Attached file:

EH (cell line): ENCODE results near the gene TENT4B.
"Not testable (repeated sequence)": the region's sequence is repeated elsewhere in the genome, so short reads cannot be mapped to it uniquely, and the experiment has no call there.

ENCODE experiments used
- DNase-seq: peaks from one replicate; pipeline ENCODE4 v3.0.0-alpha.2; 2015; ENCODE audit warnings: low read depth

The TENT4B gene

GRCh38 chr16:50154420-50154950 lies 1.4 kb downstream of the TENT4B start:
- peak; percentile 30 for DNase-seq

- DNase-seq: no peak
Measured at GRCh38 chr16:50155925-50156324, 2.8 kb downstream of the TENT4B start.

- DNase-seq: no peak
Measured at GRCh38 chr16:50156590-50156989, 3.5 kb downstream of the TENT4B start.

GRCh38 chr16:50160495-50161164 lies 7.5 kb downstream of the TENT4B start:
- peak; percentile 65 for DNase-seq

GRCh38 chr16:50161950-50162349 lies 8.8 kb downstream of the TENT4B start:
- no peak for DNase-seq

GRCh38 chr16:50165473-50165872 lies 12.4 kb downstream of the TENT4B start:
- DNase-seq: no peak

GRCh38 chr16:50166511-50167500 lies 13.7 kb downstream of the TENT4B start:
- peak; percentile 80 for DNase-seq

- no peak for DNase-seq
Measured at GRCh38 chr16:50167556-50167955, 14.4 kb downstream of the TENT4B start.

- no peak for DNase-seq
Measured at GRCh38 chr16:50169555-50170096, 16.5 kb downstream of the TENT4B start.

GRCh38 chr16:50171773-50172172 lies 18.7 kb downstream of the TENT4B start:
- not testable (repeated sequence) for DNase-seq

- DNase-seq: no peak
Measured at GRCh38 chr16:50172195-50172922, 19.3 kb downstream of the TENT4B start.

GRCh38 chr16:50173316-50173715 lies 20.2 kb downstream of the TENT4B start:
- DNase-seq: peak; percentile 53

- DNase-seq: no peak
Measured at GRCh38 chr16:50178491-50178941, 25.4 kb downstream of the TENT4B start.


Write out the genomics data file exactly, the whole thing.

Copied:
EH (cell line): ENCODE results near the gene TENT4B.
"Not testable (repeated sequence)": the region's sequence is repeated elsewhere in the genome, so short reads cannot be mapped to it uniquely, and the experiment has no call there.

ENCODE experiments used
- DNase-seq: peaks from one replicate; pipeline ENCODE4 v3.0.0-alpha.2; 2015; ENCODE audit warnings: low read depth

The TENT4B gene

GRCh38 chr16:50154420-50154950 lies 1.4 kb downstream of the TENT4B start:
- peak; percentile 30 for DNase-seq

- DNase-seq: no peak
Measured at GRCh38 chr16:50155925-50156324, 2.8 kb downstream of the TENT4B start.

- DNase-seq: no peak
Measured at GRCh38 chr16:50156590-50156989, 3.5 kb downstream of the TENT4B start.

GRCh38 chr16:50160495-50161164 lies 7.5 kb downstream of the TENT4B start:
- peak; percentile 65 for DNase-seq

GRCh38 chr16:50161950-50162349 lies 8.8 kb downstream of the TENT4B start:
- no peak for DNase-seq

GRCh38 chr16:50165473-50165872 lies 12.4 kb downstream of the TENT4B start:
- DNase-seq: no peak

GRCh38 chr16:50166511-50167500 lies 13.7 kb downstream of the TENT4B start:
- peak; percentile 80 for DNase-seq

- no peak for DNase-seq
Measured at GRCh38 chr16:50167556-50167955, 14.4 kb downstream of the TENT4B start.

- no peak for DNase-seq
Measured at GRCh38 chr16:50169555-50170096, 16.5 kb downstream of the TENT4B start.

GRCh38 chr16:50171773-50172172 lies 18.7 kb downstream of the TENT4B start:
- not testable (repeated sequence) for DNase-seq

- DNase-seq: no peak
Measured at GRCh38 chr16:50172195-50172922, 19.3 kb downstream of the TENT4B start.

GRCh38 chr16:50173316-50173715 lies 20.2 kb downstream of the TENT4B start:
- DNase-seq: peak; percentile 53

- DNase-seq: no peak
Measured at GRCh38 chr16:50178491-50178941, 25.4 kb downstream of the TENT4B start.